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Three Penn professors addressed the topic of marriage in the United States in their research papers, exploring the trends and nuances of the issue in modern times | DP File Photo

Marriage is not often a topic considered for scholarly research by most Penn professors. But three of them have addressed the topic in light of their own academic interests.

The percentage of adults who get married has decreased in the United States — in 1960, 72 percent of all adults were married, while in 2010 that share was only 51 percent in the United States. In 2014, 40 percent of births were to unmarried mothers, a sharp increase from when it stood at 5 percent of births in 1960 and 18 percent of births in 1980, according to a Pew Research Center report. In the last few decades, the United States government became more aggressive at enacting policies that promote marriage, believing it is a tool to combat poverty and establish family values.

While the implications of the changed marital scenario in the United States are complicated, certain Penn professors agree that policies the United States government has undertaken to promote marriage may not adequately target the problem.

The risks of single parenthood

Single parenthood in the United States has, on average, been more linked with the parenting of at-risk children, lower levels of income and education and higher levels of criminality and drug use.

According to research by economics professor Raj Chetty of Stanford University, single parenthood may affect the way children are raised in a way that leads to higher high school drop-out rates and higher likelihood of ending up in the criminal justice system.

A substantial amount of research has also shown that, on average, children raised in two-parent families develop better cognitive and behavioral outcomes than children raised in single-parent households, said Sara Jaffee, director of graduate studies in Penn’s Psychology Department.

According to Jaffee, one of the main problems is that single-parent households tend to have lower levels of income, which leads to a higher chance for a child to be raised in poverty. In 1964, 36 percent of poor families with children were headed by single parents, while the figure was 68 percent in 2014, according to a Heritage Foundation issue brief.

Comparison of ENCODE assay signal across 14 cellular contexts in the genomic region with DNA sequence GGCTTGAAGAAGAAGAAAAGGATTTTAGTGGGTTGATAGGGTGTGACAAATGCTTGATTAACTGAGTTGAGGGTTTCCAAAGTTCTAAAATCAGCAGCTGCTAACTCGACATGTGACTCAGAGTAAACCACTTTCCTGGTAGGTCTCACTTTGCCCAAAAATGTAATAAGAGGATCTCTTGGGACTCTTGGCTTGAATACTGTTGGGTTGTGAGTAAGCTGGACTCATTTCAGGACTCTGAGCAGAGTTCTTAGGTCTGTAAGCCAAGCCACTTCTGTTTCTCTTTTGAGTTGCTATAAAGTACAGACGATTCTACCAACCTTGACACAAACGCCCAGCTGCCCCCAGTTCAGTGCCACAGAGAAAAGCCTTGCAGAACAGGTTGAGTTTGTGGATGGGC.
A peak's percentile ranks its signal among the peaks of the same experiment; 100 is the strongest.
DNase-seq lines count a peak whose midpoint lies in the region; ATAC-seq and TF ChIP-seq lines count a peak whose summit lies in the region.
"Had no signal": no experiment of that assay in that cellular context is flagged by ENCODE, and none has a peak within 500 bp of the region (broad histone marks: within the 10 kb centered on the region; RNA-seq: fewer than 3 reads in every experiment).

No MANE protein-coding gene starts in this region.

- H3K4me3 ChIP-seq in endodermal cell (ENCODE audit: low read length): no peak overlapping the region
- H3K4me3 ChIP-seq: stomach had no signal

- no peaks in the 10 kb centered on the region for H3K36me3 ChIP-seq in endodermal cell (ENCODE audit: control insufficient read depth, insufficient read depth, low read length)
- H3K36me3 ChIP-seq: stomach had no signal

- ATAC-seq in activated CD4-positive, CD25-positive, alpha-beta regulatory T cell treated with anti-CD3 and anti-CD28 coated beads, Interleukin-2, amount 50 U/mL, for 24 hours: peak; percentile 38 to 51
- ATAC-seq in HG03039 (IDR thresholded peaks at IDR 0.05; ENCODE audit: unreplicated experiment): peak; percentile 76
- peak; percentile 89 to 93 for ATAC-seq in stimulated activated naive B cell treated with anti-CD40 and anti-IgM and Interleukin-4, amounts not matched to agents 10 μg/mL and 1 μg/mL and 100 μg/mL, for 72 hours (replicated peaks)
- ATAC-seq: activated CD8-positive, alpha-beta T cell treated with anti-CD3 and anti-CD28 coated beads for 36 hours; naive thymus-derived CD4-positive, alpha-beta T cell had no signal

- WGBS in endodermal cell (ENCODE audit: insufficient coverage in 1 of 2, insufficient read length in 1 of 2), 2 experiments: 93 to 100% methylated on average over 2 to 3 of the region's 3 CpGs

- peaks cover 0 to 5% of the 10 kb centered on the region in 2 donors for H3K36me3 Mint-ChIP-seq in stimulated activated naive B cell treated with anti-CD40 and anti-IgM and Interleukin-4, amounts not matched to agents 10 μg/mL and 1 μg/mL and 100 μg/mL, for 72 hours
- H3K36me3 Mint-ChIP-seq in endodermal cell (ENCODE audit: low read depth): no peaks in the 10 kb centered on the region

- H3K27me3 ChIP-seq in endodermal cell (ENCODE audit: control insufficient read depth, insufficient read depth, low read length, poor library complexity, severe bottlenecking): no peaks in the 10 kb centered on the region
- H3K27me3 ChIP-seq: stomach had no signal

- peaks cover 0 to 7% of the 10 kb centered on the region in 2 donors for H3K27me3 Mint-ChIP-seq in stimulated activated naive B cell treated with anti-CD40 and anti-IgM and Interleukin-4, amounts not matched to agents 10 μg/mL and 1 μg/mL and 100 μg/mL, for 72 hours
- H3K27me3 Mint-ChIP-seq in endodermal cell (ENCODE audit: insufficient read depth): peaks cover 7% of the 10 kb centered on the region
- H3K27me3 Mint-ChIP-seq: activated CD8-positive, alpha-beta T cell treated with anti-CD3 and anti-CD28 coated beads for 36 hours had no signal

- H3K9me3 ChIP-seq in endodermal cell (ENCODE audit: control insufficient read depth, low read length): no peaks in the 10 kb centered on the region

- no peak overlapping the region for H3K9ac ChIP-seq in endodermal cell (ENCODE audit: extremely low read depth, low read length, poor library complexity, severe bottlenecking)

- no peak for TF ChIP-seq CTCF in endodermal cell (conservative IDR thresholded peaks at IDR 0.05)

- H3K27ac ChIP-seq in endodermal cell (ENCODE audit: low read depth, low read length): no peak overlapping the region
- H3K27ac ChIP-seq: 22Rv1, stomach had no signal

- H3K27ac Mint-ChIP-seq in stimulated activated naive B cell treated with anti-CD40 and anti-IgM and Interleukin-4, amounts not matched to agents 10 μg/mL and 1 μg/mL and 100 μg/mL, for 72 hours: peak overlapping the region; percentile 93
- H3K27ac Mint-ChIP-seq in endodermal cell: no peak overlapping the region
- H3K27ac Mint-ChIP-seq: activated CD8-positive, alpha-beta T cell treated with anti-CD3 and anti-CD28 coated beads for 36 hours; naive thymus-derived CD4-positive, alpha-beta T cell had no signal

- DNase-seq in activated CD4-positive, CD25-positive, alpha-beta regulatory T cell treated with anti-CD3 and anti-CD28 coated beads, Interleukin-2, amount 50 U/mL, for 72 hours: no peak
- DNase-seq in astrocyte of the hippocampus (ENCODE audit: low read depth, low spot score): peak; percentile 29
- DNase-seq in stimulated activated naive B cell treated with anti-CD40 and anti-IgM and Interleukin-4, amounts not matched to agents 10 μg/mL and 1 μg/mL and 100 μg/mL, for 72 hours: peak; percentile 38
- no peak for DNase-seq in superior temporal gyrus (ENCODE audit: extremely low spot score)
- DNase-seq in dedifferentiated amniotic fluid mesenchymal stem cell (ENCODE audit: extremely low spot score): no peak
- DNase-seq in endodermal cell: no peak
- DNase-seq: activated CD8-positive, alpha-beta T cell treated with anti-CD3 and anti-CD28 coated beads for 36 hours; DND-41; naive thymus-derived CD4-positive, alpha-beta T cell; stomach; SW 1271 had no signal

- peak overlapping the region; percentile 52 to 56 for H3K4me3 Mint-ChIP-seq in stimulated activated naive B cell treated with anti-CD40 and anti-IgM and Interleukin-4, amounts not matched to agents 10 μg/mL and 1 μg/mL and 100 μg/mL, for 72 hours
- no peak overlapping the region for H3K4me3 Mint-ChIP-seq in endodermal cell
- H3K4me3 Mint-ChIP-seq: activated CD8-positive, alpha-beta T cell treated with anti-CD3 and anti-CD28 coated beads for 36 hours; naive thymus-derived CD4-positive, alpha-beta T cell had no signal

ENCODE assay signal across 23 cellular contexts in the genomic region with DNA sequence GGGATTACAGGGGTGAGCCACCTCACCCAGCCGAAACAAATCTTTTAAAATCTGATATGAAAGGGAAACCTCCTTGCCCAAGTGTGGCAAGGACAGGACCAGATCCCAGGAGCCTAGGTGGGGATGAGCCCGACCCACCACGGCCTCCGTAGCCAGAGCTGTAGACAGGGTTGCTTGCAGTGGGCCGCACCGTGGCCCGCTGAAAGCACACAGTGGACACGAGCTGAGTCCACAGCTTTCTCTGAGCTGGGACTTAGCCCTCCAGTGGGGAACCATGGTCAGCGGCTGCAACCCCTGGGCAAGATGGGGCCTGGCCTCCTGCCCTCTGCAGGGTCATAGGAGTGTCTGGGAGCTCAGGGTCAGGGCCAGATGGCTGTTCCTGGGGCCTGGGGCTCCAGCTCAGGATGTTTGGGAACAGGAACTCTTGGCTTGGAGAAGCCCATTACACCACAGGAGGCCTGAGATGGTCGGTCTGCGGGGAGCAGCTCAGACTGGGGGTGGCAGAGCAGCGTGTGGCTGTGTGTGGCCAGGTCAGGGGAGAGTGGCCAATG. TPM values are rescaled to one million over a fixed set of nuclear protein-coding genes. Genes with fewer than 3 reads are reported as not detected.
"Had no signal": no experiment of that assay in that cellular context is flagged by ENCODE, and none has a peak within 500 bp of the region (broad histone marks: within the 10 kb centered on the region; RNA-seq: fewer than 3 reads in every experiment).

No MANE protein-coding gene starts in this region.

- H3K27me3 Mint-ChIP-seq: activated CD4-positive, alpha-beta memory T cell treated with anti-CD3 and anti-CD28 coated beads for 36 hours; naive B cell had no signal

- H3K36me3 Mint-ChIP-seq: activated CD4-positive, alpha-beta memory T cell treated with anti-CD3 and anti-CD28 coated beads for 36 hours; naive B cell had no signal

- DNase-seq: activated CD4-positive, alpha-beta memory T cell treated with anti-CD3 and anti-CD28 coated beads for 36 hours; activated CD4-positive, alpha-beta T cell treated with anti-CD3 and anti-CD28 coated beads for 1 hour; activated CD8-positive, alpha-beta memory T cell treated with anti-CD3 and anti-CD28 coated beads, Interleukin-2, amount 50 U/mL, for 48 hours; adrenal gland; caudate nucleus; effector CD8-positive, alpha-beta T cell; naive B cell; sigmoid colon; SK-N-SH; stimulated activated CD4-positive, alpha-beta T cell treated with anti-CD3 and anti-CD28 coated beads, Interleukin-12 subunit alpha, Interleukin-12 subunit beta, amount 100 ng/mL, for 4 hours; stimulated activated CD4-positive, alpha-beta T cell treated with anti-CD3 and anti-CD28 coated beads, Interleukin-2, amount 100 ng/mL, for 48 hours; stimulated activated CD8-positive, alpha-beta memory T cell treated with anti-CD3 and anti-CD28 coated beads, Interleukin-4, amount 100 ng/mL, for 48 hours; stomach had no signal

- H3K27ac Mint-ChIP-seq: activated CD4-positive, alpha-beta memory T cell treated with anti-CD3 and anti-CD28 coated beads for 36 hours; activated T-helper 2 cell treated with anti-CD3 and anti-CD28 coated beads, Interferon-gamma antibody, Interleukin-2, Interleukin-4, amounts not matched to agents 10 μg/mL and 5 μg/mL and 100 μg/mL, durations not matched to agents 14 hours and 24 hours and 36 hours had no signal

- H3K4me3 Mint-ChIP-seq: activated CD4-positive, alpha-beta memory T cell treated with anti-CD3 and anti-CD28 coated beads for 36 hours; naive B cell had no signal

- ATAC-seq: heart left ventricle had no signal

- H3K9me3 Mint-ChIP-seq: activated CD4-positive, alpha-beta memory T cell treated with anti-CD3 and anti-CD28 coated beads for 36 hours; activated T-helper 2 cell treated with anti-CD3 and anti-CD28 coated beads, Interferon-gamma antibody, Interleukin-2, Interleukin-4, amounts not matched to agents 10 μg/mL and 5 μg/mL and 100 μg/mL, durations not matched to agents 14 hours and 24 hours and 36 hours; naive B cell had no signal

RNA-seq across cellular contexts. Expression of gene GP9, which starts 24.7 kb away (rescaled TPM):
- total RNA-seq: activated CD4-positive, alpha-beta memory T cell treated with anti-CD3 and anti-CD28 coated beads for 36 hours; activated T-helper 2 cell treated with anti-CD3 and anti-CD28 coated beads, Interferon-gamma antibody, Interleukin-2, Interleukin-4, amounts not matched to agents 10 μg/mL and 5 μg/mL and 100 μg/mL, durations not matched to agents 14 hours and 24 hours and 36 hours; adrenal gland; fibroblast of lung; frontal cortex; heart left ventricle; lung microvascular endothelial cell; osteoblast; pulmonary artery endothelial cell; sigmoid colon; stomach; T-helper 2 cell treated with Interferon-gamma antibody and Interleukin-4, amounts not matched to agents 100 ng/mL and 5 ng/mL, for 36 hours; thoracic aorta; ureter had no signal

A lack of income may also lead single parents to experience more stress and affect the way they treat their children, Jaffee said.

“Some of it has to do with the fact that ... single-parent families are experiencing higher levels of stress than parents in two-parent families, and that has effects on how they parent their kids,” Jaffee said. “Parents that are stressed out are less likely to shout at their kids — they’re more likely to use physical discipline with kids. That explains some of the behavioral and emotional outcomes that you see in kids in single-parent versus two-parent families.”

An increase in single-parent households

It is difficult for researchers to pinpoint the source of the increase in single-parent households in the United States as there are many possible factors involved.

One contributing factor is a changing economy that led to the decline of industry in the United States. Economic transformations over the last quarter-century affected many men’s income level, thus affecting their desirability as husbands.

“Now one of the problems is that it’s not necessarily a lack of desire to want to get married,” said Matthew Levendusky, associate professor in Penn’s Political Science Department. “It is a lack of finding someone who would be a suitable partner who would allow you to achieve a degree of financial stability.”

Certain experts also believe that the United States’ welfare system has made it easier and more beneficial for single mothers to depend on public benefits rather than a husband. According to a Heritage Foundation report, often a low-income single mother’s welfare benefits are substantially reduced if she marries an employed father.